The March 21 edition of the CBS show “60 Minutes” included an interview with Rahm Emanuel, current White House Chief of Staff. Part of the conversation was a discussion of how he prepared himself for his new role.
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Emanuel shared that during the post-election transition, he met with thirteen former chiefs of staff to seek their input and advice on how to be the most effective and successful filling that position. Emanuel specifically mentioned the advice he was given by Donald Rumsfeld. Rumsfeld has held many leadership roles in government; one of those was as Chief of Staff during part of Gerald Ford‘s presidency.
Based on the fact that no White House Chief of Staff has ever remained in that role for an entire presidential term, Rumsfeld said:
“You’re not indispensable. Choose your successor early on.”
Rumsfeld was actually giving good advice for all of us in leadership roles. It’s not easy. There are many demands coming from many places. And, you are not the only person who will ever do the job. You may decide at a certain point to move on. Or, you might be so successful that you will be developed for another position.
In either scenario, who will take your place?
Part of being a leader means that you have a commitment to develop your people. And, one of those people may be that person who eventually take over your current responsibilities. Knowing that, we should be selecting our successor early on, freely sharing everything we know, helping them prepare for their next position. As Steve Farber put it in his leadership classic “Greater Than Yourself,”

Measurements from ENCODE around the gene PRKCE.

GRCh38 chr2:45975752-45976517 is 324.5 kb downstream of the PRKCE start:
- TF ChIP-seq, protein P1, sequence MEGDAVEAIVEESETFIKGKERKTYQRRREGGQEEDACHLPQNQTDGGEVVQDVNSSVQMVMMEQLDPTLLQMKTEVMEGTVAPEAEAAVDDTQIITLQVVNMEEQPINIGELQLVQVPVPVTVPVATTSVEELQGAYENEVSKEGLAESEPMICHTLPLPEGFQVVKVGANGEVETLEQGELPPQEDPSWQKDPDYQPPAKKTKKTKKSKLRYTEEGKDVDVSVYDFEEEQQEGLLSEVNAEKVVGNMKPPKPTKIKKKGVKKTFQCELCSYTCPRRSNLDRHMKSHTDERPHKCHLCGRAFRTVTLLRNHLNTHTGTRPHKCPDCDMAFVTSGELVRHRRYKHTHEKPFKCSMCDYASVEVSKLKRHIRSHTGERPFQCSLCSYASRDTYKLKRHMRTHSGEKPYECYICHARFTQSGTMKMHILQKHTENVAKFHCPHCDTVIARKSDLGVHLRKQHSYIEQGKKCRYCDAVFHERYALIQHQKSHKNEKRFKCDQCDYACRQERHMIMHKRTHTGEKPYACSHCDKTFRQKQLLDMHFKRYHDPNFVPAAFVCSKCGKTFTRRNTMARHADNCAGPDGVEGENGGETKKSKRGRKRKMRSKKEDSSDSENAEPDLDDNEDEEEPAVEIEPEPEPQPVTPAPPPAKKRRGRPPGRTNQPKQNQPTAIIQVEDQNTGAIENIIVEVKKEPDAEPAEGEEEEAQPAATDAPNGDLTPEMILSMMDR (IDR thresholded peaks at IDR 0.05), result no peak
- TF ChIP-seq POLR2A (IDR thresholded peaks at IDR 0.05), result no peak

…the goal of true leadership is to help others – teammates, employees, and colleagues – become more capable, confident, and accomplished than their leaders.
Pepperdine University’s Graziado Business Report titled “Choose Tomorrow’s Leaders Today,” reminds us that while succession planning is most often discussed relative to executive level positions, it really applies to all leadership positions. It’s about preparing the right person with the right skills to be able to step in to the right position at the right time. What can be tricky, especially in today’s rapidly changing business environment, is developing people for positions that may not even exist today.
The report suggests these best practices for succession planning:
- Companies should develop and deploy a succession management process as part of their overall business strategy
- A successful program includes Human Resources experts for tools and process, business units handling their own staff management, and technology to facilitate the process
- A continous process to identify talent and focus on future leadership and related competencies
- Future leaders are actively engaged in the process of their own development
- Fundamental coaching, training and development activities occur regularly
- The overall program and individual’s progress is regularly monitored and assessed
Does your company have a solid succession plan? If so, how does it measure up to these recommendations?
Keeping in mind Rumsfeld’s words, “You’re not indispensable,” have you chosen your successor? Would you share with us your best practices for developing that person?
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